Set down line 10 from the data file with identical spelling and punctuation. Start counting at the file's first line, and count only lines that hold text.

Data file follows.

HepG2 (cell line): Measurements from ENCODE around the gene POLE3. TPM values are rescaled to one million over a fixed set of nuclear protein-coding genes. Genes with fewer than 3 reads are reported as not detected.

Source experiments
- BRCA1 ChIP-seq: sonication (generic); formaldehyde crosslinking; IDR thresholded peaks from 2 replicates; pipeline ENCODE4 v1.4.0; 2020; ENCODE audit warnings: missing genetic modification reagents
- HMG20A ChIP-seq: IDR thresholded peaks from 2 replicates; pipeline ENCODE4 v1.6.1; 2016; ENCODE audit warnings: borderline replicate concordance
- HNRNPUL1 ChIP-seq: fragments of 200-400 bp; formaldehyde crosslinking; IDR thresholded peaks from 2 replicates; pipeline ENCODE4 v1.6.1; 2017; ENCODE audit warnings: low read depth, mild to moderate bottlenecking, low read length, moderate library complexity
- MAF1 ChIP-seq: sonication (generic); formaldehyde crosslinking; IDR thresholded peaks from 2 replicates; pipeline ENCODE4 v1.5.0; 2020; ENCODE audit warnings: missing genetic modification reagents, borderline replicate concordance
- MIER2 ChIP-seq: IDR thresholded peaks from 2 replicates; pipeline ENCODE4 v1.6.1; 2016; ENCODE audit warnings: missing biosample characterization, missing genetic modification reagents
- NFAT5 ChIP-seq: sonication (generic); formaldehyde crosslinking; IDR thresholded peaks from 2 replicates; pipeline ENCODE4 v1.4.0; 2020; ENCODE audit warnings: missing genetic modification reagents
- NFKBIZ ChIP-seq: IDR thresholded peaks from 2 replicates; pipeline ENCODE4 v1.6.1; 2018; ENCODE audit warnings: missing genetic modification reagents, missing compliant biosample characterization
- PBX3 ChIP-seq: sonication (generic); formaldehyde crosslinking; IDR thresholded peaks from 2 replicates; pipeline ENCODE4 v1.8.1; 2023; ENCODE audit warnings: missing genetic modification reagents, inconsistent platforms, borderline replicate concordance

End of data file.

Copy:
- PBX3 ChIP-seq: sonication (generic); formaldehyde crosslinking; IDR thresholded peaks from 2 replicates; pipeline ENCODE4 v1.8.1; 2023; ENCODE audit warnings: missing genetic modification reagents, inconsistent platforms, borderline replicate concordance